While not leaving even a scintilla of doubt to linger in the mind of any person, the Bombay High Court in a most learned, landmark, logical, laudable and latest judgment titled Bharat Petroleum Corporation Ltd vs XYZ & Ors. in Writ Petition No. 1715 of 2013 With Writ Petition No. 641 of 2015 and cited in Neutral Citation No.: 2023:BHC-OS:13841 that was reserved on October 10, 2023 and then finally pronounced on November 28, 2023 has minced just no words to observe unequivocally that, in disciplinary proceedings, it is necessary to have the highest standard of proof for considering the evidence placed on record when a serious act is involved. It must be mentioned here that the Court was considering a petition that had been filed by the Bharat Petroleum Corporation Limited challenging the Awart Part-I issued by the Central Government Industrial Tribunal. It also must be noted that the Single Judge Bench comprising of Hon’ble Mr Justice Milind N Jadhav minced just no words to make it absolutely clear in no uncertain terms stating that, “In the present case, where a serious act is involved it is all the more necessary to have the highest standard of proof for considering the evidence placed on record.”
At the very outset, this brief, brilliant, bold and balanced judgment authored by the Single Judge Bench comprising of Hon’ble Mr Justice Milind N Jadhav sets the ball rolling by first and foremost putting forth in para 1 that, “Writ Petition No.1715 of 2013 is filed by the Bharat Petroleum Corporation Limited (employer) (for short “Corporation”) taking exception to the Award Part-I dated 11.03.2013 passed by the Central Government Industrial Tribunal No.2, Mumbai (for short “CGIT”) in Reference No. CGIT-2/63 of 2010. Originally it was filed against – Respondent No.1 (contesting Respondent). In the interregnum, Respondent No.1 expired on 24.12.2017. Hence, his legal heirs i.e. Respondent No.1(a) (widow) and Respondent No.1(b) (daughter) have been impleaded. After filing of the above petition, original Respondent No.1 i.e. the employee filed Writ Petition No.641 of 2015 partly challenging the Award Part-I dated 11.03.2013 i.e. the same Award passed by CGIT-2 to the extent of holding that the departmental enquiry conducted by the Enquiry Officer was fair and proper.”
Of course, the Bench then specifies in para 2 that, “Both the Writ Petitions are decided by this common judgment and order.”
To put things in perspective, the Bench envisages in para 3 that, “Such of the relevant facts which are necessary for adjudication of the Writ Petitions are outlined herein under:-
3.1. Petitioner – Corporation is a Government Company engaged in the business of refining and marketing of petroleum products having one of its refineries at Mahul, Mumbai. Original Respondent No.1 was employed in Grade-7 capacity with the Petitioner – Corporation and had joined the services of the Petitioner on 16.08.1985. He was working as a General Operative in the Refinery Learning Centre of the Petitioner – Corporation at the time of incident.
3.2. Report dated 23.12.2008 was filed by 3 officers of the Petitioner – Corporation alleging that original Respondent No.1 was found indulging in an unnatural sexual act with a dog on the first floor of terrace of the Refinery Learning Centre Building. It was stated in the report that the 3 officers had seen the original Respondent No.1 committing the act at about 01:25 p.m. on 23.12.2008.
3.3. Considering the seriousness of the misconduct alleged, the Petitioner – Corporation suspended original Respondent No.1 by order dated 29.12.2008. Chargesheet was issued to original Respondent No.1 on 14.01.2009 charging him for committing an indecent act of disorderly behavior in the premises of the Petitioner – Corporation which constituted a serious act of misconduct under the Certified Standing Orders.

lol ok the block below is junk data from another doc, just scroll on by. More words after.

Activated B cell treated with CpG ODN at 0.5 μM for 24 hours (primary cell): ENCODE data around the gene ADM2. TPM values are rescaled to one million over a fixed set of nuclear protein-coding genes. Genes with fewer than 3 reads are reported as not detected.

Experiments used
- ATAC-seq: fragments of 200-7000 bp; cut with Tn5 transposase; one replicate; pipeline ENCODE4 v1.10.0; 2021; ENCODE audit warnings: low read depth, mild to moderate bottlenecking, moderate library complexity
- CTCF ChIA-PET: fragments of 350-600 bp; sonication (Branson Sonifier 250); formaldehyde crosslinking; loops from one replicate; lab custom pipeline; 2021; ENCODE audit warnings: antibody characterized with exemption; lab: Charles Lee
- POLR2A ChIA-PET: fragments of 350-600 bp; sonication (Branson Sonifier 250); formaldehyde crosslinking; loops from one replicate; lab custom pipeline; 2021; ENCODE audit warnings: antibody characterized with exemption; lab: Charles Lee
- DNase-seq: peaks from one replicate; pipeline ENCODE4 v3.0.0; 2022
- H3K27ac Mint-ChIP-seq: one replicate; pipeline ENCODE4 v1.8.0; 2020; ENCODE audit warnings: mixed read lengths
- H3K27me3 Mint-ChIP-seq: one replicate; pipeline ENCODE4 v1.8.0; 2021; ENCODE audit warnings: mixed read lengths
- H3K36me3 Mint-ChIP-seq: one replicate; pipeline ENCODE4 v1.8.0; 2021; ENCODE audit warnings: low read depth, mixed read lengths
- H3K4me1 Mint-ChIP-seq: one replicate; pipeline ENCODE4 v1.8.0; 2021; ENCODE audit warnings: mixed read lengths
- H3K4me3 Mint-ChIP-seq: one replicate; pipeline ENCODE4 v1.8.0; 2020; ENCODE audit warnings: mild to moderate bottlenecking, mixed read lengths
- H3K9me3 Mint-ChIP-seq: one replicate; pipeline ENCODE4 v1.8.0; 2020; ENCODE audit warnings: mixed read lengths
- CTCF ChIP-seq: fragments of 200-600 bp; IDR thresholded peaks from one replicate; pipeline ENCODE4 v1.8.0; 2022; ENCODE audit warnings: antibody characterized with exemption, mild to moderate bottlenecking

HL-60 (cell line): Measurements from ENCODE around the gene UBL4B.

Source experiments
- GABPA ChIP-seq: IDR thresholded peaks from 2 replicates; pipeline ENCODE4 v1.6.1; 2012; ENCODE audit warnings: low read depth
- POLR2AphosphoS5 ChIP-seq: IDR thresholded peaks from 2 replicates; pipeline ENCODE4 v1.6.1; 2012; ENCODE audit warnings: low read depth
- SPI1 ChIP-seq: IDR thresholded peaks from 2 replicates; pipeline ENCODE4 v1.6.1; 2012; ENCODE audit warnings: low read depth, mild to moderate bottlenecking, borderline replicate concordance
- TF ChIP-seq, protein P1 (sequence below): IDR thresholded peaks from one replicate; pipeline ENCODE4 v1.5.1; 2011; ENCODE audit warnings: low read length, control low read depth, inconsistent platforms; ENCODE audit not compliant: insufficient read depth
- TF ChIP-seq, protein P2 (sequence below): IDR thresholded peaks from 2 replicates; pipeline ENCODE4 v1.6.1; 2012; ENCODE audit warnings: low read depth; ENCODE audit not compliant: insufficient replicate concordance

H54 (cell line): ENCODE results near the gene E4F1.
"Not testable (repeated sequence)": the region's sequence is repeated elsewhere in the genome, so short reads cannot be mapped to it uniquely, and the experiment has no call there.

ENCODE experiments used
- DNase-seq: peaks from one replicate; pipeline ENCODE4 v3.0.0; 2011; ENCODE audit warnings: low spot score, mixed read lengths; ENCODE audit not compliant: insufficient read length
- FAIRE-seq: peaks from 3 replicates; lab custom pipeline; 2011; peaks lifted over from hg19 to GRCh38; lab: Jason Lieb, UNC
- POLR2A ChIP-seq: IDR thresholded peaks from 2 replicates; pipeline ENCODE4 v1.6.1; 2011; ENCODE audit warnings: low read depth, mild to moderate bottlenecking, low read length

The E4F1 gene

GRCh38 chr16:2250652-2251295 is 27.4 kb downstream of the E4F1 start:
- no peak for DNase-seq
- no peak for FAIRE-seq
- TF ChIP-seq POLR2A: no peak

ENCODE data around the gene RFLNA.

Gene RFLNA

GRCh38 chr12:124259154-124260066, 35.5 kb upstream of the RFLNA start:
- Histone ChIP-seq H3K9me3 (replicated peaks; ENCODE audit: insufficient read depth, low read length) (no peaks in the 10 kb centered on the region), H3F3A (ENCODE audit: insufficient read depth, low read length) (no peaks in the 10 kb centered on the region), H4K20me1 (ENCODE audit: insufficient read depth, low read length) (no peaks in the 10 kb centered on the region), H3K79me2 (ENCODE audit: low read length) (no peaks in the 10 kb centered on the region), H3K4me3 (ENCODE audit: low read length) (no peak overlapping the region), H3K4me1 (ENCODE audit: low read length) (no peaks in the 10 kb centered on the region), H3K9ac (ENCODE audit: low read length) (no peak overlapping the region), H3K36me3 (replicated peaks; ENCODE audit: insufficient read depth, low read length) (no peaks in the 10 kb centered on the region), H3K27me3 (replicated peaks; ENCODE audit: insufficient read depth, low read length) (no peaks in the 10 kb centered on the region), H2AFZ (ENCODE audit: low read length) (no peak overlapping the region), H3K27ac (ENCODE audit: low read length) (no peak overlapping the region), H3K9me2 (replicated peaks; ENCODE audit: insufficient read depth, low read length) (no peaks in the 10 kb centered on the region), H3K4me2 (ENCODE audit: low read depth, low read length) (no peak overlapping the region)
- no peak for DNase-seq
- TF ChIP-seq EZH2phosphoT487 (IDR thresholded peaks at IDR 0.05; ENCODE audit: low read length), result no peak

3.4. Original Respondent No.1 filed reply to the chargesheet denying the allegations leveled against him. Departmental enquiry was initiated. The Petitioner – Corporation appointed Mr. Chetan Prabhu, Advocate as Enquiry Officer to hold and conduct enquiry against original Respondent No.1. Enquiry proceedings commenced from 25.02.2009. Original Respondent No.1 appointed Mr. M.S. Masavkar, Vice President of the Bharat Petroleum Corporation Refinery Employees Union as his defence representative.
3.5. In the enquiry proceedings before the Enquiry Officer, the Petitioner – Corporation examined 3 witnesses namely: (i) Mr. S.P. Gharat, Manager, Refinery Learning Centre; (ii) Mr. R.V. Sadanand, Dy. Manager, Refinery Learning Centre and (iii) Mr. R.V. Chalam, Dy. Manager, Training and Development who testified that they all witnessed the incident. On behalf of original Respondent No.1, he examined himself and another witness namely Mr. P.R. Shilwant. After witness action was over before the Enquiry Officer, on the basis of the evidence led in the enquiry and the documents and written arguments put forth by the parties, the Enquiry Officer submitted his Enquiry Report and findings dated 28.04.2009 holding the original Respondent No.1 guilty of the charges levelled against him.
3.6. Copy of the Enquiry Report and findings were forwarded to original Respondent No.1 to which he submitted his representation on 04.06.2009 denying the charges. The General Manager of the Petitioner – Corporation after considering the Enquiry Report and findings of the Enquiry Officer and the representation received from original Respondent No.1 accepted the report and findings of the Enquiry Officer. The Disciplinary Authority by its order dated 18.06.2009 dismissed original Respondent No.1 from the services of the Petitioner – Corporation. Original Respondent No.1 filed Appeal against the order of dismissal before the Appellate Authority i.e. the Executive Director (HR). By order dated 14.08.2009, the Appellate Authority dismissed the said Appeal. Original Respondent No.1 thereafter raised a demand for his reinstatement with full backwages. Conciliation resulted in failure and the appropriate Government Officer referred the dispute raised by original Respondent No.1 for adjudication to the CGIT.